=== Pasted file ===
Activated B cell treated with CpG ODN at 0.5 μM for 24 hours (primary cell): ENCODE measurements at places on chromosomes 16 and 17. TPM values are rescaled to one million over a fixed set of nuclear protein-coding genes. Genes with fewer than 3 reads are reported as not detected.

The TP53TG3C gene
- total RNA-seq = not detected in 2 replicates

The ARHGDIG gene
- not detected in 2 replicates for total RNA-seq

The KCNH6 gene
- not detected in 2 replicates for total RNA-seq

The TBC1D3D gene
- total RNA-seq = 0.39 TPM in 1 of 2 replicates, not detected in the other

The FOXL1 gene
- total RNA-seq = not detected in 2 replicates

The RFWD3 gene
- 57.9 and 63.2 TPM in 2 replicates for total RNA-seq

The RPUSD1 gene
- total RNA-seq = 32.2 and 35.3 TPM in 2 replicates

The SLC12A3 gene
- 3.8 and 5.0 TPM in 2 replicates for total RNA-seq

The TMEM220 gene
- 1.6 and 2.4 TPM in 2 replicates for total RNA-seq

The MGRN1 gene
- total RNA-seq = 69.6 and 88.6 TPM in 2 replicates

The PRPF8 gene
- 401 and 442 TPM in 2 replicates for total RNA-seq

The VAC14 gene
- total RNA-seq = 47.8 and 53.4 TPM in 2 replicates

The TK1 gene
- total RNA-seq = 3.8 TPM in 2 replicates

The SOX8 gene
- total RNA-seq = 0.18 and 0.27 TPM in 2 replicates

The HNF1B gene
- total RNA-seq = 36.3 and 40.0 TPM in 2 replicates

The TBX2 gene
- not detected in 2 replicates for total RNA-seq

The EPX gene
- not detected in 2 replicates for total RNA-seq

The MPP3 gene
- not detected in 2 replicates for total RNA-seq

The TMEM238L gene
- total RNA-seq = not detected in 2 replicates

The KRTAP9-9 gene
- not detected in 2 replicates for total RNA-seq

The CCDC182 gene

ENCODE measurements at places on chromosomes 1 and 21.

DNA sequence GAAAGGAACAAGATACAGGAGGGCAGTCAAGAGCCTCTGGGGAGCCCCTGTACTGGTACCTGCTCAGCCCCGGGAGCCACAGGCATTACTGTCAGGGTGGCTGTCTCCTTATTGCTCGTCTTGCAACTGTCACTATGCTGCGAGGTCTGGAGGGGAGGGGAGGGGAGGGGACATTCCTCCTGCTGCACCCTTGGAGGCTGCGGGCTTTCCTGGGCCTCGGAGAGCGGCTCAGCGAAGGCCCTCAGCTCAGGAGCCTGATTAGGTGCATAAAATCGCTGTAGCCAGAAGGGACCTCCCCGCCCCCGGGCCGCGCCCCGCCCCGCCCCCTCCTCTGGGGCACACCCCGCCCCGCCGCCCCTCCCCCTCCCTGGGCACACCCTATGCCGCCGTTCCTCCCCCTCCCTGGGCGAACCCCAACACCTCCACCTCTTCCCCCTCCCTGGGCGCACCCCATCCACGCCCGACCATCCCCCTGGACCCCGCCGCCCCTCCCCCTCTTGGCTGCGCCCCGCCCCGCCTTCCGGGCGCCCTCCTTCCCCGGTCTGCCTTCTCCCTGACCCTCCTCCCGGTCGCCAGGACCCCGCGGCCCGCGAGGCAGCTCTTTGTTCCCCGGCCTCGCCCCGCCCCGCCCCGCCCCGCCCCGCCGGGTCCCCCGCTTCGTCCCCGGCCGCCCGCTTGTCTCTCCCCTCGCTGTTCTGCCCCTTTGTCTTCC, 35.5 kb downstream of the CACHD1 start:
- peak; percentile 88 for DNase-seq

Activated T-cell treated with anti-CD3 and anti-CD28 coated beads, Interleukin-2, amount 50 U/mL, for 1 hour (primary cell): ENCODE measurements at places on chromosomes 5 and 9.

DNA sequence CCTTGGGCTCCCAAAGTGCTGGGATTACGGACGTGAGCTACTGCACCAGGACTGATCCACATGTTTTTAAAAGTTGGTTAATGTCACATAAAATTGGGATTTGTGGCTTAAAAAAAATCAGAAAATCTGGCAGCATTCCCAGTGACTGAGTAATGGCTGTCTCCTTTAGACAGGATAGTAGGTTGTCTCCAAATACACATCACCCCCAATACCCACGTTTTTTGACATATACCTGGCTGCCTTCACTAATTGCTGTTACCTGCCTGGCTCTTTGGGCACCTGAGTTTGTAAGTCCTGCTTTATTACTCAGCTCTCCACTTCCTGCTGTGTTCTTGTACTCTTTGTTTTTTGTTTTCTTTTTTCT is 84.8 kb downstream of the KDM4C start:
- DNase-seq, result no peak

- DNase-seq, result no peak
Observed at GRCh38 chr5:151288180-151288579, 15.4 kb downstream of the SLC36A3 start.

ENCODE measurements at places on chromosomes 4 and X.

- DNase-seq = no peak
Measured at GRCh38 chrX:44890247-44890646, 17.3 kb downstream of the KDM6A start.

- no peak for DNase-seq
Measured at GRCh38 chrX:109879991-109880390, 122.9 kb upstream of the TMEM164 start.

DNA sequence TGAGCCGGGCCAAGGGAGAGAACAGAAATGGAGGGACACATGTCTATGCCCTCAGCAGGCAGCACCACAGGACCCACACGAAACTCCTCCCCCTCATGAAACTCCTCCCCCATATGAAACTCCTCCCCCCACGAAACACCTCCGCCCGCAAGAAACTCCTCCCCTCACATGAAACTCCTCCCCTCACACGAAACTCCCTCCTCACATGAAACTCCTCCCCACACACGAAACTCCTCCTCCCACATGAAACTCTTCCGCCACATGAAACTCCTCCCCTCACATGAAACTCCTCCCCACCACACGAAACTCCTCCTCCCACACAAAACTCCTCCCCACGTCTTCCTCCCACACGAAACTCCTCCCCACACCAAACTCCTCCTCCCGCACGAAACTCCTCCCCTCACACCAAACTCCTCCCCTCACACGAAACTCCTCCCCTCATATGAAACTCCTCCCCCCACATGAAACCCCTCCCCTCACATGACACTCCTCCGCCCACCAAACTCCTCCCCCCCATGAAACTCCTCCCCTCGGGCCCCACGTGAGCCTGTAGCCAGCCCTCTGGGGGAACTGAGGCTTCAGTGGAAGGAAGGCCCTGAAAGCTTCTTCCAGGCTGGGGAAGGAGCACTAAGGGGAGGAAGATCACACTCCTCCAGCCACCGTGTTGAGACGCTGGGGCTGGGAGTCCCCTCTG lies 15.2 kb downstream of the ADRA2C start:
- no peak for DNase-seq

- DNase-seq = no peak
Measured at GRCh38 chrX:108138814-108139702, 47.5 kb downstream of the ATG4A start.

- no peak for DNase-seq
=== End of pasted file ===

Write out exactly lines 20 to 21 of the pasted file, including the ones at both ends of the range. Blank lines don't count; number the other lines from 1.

The MGRN1 gene
- total RNA-seq = 69.6 and 88.6 TPM in 2 replicates